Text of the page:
Outside of how personally devastating this process has been, I have been saddened by the way my church and the Evangelical Covenant Church have been willing to harm and disregard our own people in order to avoid a conversation that they are so afraid of. My presence as a bisexual man carries with it a conversation that the church does not seem ready to engage. As I was pushed out and left without a community, there was no care for me in the painful time I was going through. There was no care for my wife as she suffered this experience with me. There was no support for our marriage even when we voiced that this situation had taken us to dark difficult places. We were left out on our own. I reached out to Greg Yee, a leader in the ECC whom I served under for the previous two and half years, for care amidst the difficult time and he responded saying he was too busy but somebody else could help. He attached a stranger onto an email that contained very vulnerable information and a sincere request.
It doesn’t have to be this way. People pursuing authenticity don’t have to be excommunicated by their community. Children don’t have to learn to hate themselves to be loved. I love the church and the way it is capable of caring for those in need and in pain. Because I love the church, I want it to do better than it is doing at loving our LGBTQ siblings. I desire that we would learn from the way that people have been hurt, and right now, I am very hurt. Even in the midst of this season I believe the church is a place where all are welcome to the table of Jesus, where each person should be held up to join in when they don’t have the strength, where bumps and bruises and wounds are mourned and tended to. I have not left the table, I remain in the conversation. I remain and long to see the church pour out the kindness of God to a hurting world.
As I write these words, a very sweet memory comes to mind. This past Easter at Radiant, we took on the brave task of forming a small church Easter choir for the second year in a row. This year we would step up our game and do a traditional Easter hymn in four parts, acapella. I got allready for our practice, I printed out the sheet music and recorded the individual parts. This was the next level for our ambitious little choir, and every single individual worked so hard that night to give themselves to the sound of this song that we were creating together. We stood in a circle on the wood floor of the small front room in our home, struggling to hold strong on the notes we carried through the music. On one of those last times through the song before we would part for the night, we each held the tension of our own notes and together made a beautiful sound. As the last measure of music slowed and came to a close, I was struck. I looked around the room at the face of each dear friend and tears welled up in my eyes. It was gratitude. Never before had I been so grateful for a community. This truly was my family. Together we created a beautiful noise that night, and part of it was the music. But truly, the most honest beautiful sound was that we each came together, offering ourselves, caring for one another, carrying one another, and we worshipped.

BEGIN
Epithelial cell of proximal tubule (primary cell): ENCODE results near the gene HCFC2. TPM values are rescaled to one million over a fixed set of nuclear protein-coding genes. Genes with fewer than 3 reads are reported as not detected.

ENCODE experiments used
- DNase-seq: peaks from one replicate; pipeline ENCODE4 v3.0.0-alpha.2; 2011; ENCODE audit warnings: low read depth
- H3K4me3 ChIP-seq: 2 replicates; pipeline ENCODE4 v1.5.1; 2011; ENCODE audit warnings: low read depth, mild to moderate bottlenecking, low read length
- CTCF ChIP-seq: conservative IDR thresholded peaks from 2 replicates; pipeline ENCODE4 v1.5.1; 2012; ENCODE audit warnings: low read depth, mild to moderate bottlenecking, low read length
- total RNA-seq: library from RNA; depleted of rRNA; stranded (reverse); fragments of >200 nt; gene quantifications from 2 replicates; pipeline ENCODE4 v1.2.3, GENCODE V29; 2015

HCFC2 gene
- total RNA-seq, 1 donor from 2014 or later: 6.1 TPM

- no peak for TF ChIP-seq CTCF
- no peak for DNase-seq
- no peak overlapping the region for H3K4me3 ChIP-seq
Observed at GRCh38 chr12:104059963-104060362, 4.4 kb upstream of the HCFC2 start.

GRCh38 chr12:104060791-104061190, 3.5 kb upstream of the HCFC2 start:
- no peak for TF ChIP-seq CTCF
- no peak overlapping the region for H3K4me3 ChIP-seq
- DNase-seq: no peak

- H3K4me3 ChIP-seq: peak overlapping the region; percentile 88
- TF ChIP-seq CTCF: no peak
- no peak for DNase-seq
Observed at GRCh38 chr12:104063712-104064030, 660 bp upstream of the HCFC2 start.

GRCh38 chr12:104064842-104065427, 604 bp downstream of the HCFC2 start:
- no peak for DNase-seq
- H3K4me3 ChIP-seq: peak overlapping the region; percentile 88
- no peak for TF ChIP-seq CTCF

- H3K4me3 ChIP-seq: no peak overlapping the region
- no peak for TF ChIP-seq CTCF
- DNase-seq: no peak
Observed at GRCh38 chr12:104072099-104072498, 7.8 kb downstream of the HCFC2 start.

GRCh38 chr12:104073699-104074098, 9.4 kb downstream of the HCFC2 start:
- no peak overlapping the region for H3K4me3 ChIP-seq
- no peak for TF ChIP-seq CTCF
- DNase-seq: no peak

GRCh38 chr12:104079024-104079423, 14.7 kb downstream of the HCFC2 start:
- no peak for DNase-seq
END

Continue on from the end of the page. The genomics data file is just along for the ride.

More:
I feel the same gratitude welling up in my eyes now as I hold that time in my memory. I am so grateful for the goodness I have sought and found in the community of God, and I am so heartbroken for the ways we forsake that goodness for power and for fear. I know that mine is not the only story of hurt at the hands of the church, and specifically the Evangelical Covenant Church. This is a pivotal time of choosing a path forward and I hope for the Evangelical Covenant Church that fear would not dictate who is welcome. I hope that in the Evangelical Covenant Church the humanity and beauty and image of God in each individual would be so deeply honored and held up to join at the table of Christ, open to all.